When you're considering whether to buy shares of a company, beware if the CEO is selling. I don't care what reason the CEO gives for the selling in public; they always have an excuse, but executives rarely sell a share because they think it's going higher.
Case in point: Angelo Mozilo's
And if you're an investor in Countrywide, one figure must be sticking in your throat right now.
That was the kicker in last week's $2 billion deal with Ken Lewis'
Bank of America
Not only did Lewis negotiate a sweet 7.5% interest rate on the loan he made to Countrywide, but he also got the right to convert the loan into new Countrywide stock, at just $18 a share, if he wants to.
Trust Ken Lewis to get the sweet end of the deal.
In recent years, Mozilo has been selling ordinary investors his own shares. Millions of them. And they didn't get anything like these terms.
How much did they pay?
In total, company filings show Mozilo has sold a staggering $425 million worth of Countrywide stock to outsiders over the past three years.
Average price: $36.50 a share.
Yes, it's better to be Ken Lewis.
I hate to imagine how those investors feel now. Countrywide stock fell Tuesday to just $19.41 in the deepening gloom about the housing market.
Everybody likes wealth creation, and everyone celebrates a self-made man. Mozilo started Countrywide and built it up over many decades into an industry giant.
In a statement, Countrywide spokesman Rick Simon said Mozilo still owns about 1.5% of the company. (That should be worth around $170 million at current prices.) As for the $425 million in stock sales, Simon observed that Mozilo, who is 68, has been diversifying his portfolio as he nears retirement.
But isn't it remarkable how insiders always seem to choose the perfect moment to do this? I've already written about this phenomenon at other big housing-related companies like the homebuilder
After you deduct his stock option costs, Mozilo pocketed $338 million in profits from selling shares while times were good.
Meanwhile, the investors who bought those shares have already lost $200 million.
That's 47 cents on the dollar.
This wasn't wealth creation. This was just a wealth ... transfer.
Mozilo's personal sales continue. He sold more stock just two weeks ago.
He's certainly not doing anything illegal. His trades are made through an executive "10b5-1" stock selling program. For the uninitiated, that means he decides many months in advance to sell the stock.
The sales are then carried out independently by a broker, over a period of time, and without any further input by Mozilo.
It's a common and sensible system that is supposed to let executives sell shares without running afoul of insider-trading laws.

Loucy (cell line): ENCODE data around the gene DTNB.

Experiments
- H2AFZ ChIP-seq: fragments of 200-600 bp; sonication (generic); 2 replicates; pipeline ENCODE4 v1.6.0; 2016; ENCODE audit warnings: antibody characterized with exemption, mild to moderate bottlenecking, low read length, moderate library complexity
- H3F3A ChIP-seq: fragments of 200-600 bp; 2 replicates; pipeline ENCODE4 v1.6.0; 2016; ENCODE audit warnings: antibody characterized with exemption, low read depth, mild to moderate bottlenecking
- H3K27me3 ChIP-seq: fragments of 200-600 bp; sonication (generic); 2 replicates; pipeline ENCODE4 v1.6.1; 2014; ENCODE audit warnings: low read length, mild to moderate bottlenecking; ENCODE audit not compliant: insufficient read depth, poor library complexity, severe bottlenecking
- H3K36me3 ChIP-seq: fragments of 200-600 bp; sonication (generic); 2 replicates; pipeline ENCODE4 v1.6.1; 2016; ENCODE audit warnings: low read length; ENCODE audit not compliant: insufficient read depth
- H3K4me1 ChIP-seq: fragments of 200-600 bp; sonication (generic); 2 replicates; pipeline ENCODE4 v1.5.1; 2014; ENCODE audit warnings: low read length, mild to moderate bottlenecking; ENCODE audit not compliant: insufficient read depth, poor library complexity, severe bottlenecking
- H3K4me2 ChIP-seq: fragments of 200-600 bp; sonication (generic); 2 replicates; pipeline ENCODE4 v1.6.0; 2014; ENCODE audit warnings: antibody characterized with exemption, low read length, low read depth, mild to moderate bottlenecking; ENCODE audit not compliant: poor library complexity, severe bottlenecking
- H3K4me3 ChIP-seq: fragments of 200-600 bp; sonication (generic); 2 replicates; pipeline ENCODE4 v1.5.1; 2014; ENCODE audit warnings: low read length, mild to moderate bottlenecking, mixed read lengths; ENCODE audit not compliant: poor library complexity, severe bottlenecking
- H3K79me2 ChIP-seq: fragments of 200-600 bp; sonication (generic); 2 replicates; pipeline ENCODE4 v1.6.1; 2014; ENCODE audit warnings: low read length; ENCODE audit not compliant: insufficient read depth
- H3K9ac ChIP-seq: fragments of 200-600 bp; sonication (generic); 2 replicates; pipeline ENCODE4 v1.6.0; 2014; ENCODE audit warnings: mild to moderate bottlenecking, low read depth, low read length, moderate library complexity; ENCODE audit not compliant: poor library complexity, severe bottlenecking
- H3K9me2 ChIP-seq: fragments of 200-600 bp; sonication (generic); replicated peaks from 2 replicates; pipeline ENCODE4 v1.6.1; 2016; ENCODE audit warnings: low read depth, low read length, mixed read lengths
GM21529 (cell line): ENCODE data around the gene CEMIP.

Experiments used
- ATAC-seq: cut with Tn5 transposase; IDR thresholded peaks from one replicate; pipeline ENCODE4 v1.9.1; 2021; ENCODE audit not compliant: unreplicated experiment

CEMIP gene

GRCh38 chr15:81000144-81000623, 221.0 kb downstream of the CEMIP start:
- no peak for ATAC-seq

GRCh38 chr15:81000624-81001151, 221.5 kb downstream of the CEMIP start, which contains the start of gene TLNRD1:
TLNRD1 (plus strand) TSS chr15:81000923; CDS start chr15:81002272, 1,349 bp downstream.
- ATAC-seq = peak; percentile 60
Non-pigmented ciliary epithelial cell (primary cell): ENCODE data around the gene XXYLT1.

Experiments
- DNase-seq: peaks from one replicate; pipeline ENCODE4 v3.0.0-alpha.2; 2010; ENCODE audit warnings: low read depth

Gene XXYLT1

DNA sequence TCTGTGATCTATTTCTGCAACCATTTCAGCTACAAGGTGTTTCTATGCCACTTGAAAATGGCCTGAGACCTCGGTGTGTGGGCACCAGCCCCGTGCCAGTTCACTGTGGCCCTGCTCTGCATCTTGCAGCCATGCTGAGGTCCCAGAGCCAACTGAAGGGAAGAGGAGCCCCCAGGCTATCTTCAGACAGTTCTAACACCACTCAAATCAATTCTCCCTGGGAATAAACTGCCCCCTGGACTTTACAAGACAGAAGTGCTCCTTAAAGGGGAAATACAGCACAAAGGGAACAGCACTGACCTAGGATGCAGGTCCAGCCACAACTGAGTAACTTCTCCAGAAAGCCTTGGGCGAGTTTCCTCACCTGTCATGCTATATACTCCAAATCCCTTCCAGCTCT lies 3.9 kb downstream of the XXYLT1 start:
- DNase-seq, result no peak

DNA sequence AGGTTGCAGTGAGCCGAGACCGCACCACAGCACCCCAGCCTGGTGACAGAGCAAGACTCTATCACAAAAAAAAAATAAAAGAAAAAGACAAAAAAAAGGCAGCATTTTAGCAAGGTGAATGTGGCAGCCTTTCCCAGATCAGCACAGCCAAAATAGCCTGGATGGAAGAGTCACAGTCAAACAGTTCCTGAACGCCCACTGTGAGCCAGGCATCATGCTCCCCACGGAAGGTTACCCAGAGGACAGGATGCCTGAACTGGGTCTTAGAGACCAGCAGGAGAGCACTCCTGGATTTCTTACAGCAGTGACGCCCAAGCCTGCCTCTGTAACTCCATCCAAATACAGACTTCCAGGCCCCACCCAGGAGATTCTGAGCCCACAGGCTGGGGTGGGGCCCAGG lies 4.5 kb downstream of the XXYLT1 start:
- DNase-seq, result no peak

Yet Mozilo's most recent sales were part of a program he set up as recently as last December, and amended in February. By that time, of course, the mortgage market was already falling apart.
And while he has no control over the stock sales made in his 10b5-1 program, he does inevitably have huge influence over his company's share price while the shares are being sold.
Back in March, when the market first started panicking about the mortgage slump, Countrywide stock was still trading around $35. I wrote in this space about the fact that Mozilo and other insiders were shoveling stock out the door on an heroic scale. The CEO responded by going on TV to say that the mortgage turmoil was an "overreaction" that would "pass rather quickly" once people looked at the situation calmly.
He even went further, predicting that his company would benefit from the industry shakeout. "This will be great for Countrywide because at the end of the day all the irrational competitors will be gone," he said. "A lot of our competitors are disappearing, virtually overnight." As a result, he said, Countrywide was seeing "a flow of new business coming in. ... At the end of the day, we're going to be in an extremely dominant position."
Comments like that did nothing to hurt the share price, which stayed above $35 right through the spring, and even into July.
During that period, Mozilo's broker sold $95 million worth of his shares at an average price of $35.37, company filings show.
The investors who bought those shares have already lost $41 million.
How does Mozilo view the situation now? "I don't see a light here at the moment," he said last week.
In keeping with TSC's editorial policy, Brett Arends doesn't own or short individual stocks. He also doesn't invest in hedge funds or other private investment partnerships. Arends takes a critical look inside mutual funds and the personal finance industry in a twice-weekly column that ranges from investment advice for the general reader to the industry's latest scoop. Prior to joining TheStreet.com in 2006, he worked for more than two years at the Boston Herald, where he revived the paper's well-known 'On State Street' finance column and was part of a team that won two SABEW awards in 2005. He had previously written for the Daily Telegraph and Daily Mail newspapers in London, the magazine Private Eye, and for Global Agenda, the official magazine of the World Economic Summit in Davos, Switzerland. Arends has also written a book on sports 'futures' betting.